On September 29, 2011, the German federal and state data protection authorities (“DPAs”) issued a resolution on cloud computing and compliance with data protection law. The publication was released in conjunction with the DPAs’ 82nd annual conference.

In the resolution, the DPAs ask that cloud service providers ensure their services comply with data protection law, and cloud service customers are urged to use cloud services only if they are in a position to fulfill their obligations as data controllers and have verified that the appropriate data protection and information security requirements are in place. The DPAs state that, in addition to ensuring the confidentiality, integrity and availability of data, data controllers must take into account the difficult-to-implement requirements concerning control, transparency and influence over data processing. According to the DPAs, deploying cloud computing solutions should not relieve data controllers, particularly management, of their responsibilities with respect to their data processing operations.

The DPAs’ minimum requirements outlined in the resolution include the following:

  • Open, transparent and detailed information about the cloud service provider’s technical, organizational and legal framework requirements regarding the services they offer, including information regarding data security concepts, so that cloud service customers can evaluate whether or not they should use cloud computing services, and also have sufficient information to choose between various cloud service providers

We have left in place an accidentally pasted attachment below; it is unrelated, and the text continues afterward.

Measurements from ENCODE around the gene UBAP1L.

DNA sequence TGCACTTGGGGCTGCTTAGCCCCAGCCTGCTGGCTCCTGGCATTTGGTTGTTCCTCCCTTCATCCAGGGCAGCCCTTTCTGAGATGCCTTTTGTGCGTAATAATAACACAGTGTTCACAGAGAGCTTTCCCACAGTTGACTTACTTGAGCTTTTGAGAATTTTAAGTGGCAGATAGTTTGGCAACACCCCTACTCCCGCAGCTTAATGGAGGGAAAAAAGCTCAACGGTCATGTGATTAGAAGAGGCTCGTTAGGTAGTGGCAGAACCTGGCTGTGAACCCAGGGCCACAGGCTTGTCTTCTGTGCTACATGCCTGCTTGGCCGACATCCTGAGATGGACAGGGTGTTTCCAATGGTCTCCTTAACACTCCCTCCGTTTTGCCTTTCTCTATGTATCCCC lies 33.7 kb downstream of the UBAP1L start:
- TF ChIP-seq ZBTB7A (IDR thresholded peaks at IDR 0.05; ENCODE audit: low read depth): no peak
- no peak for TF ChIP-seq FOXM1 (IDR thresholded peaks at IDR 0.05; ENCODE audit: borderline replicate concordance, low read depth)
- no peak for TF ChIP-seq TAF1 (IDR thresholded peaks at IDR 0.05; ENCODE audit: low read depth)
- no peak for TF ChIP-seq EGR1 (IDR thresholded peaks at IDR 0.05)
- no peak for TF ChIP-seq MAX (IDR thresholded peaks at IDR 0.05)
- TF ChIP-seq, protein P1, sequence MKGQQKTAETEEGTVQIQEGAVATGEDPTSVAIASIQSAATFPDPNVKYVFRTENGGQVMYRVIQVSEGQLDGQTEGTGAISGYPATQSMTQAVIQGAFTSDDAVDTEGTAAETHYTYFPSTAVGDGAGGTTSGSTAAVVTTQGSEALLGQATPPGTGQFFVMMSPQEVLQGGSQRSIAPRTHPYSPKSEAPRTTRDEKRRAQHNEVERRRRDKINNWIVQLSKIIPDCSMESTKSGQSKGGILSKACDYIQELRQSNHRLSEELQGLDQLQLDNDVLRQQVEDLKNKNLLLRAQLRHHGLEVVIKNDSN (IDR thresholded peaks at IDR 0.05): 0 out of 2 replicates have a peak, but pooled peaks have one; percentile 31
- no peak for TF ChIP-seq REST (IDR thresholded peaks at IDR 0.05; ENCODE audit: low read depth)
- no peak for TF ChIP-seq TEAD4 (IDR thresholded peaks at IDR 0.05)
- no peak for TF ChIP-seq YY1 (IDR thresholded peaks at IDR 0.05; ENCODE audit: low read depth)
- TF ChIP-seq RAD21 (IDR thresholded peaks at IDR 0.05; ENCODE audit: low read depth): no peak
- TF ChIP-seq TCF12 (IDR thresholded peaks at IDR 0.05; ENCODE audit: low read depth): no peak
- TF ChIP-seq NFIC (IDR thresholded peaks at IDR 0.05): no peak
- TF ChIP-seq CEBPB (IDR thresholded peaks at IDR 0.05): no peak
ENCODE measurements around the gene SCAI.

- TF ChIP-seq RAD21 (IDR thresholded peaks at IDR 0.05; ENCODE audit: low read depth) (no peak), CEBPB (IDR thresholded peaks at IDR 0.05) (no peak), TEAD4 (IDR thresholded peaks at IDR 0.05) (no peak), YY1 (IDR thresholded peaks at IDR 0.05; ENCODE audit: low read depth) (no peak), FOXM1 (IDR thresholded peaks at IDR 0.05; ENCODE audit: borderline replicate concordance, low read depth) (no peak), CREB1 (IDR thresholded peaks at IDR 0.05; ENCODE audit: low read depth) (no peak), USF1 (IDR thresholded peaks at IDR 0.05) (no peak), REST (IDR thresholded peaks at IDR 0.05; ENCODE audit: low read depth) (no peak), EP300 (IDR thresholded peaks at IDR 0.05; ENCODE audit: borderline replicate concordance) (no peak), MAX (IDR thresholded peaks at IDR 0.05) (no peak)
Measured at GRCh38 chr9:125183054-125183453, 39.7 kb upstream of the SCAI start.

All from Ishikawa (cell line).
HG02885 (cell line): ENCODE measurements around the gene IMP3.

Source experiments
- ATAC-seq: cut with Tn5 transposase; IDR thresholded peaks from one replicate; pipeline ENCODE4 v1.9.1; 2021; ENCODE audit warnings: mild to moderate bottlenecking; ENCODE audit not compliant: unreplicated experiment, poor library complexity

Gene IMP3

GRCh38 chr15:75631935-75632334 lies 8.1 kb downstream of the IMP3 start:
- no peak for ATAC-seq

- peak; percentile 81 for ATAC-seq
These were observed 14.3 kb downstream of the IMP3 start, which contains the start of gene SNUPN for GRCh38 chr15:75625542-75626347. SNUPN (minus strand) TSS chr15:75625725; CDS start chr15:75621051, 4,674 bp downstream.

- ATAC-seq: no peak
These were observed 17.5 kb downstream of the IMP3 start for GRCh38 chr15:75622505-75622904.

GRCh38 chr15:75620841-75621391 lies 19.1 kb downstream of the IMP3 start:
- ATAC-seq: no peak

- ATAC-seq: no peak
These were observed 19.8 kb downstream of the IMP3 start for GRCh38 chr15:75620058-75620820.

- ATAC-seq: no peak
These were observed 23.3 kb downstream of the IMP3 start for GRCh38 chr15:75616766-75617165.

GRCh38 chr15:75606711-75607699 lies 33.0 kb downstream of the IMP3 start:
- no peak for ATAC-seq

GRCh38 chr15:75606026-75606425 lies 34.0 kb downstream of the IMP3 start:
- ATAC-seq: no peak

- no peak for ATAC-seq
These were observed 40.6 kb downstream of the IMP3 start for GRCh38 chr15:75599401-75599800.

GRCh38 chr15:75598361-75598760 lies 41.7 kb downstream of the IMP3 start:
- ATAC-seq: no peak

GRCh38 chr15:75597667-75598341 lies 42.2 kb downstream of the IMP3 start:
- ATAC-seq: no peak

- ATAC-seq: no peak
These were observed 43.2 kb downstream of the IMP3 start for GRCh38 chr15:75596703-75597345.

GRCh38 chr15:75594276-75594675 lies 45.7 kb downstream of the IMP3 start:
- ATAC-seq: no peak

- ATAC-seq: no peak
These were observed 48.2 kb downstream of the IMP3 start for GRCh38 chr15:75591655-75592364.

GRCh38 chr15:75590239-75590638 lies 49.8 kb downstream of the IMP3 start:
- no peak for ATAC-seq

• Transparent, detailed and unambiguous contractual provisions regarding the processing of data in the cloud, in particular regarding the location of data processing and notification about possible changes to the locations where cloud data may be processed
  • Implementation of the agreed upon data security and data protection measures by both cloud service providers and cloud service customers
  • Current and meaningful information (for instance certificates issued by recognized, independent auditors) about the information security, portability and interoperability infrastructure to be used in the performance of the contract

In addition, the DPA working groups for technology and media have released a guidance paper on cloud computing that provides more detail on data protection compliance. The 26-page guidance paper was developed by six state DPAs and covers the following topics: 

  • Definitions for types of clouds and cloud services such as IaaS, PaaS and SaaS
  • Data controller responsibilities
  • Control of the cloud service providers
  • Rights of data subjects
  • Requirements for international data transfers within and outside Europe, including statements on the use of EU standard contractual clauses and Safe Harbor
  • Technical and organizational specs
  • Objectives and risks, including general and cloud-specific risk related to certain types of cloud services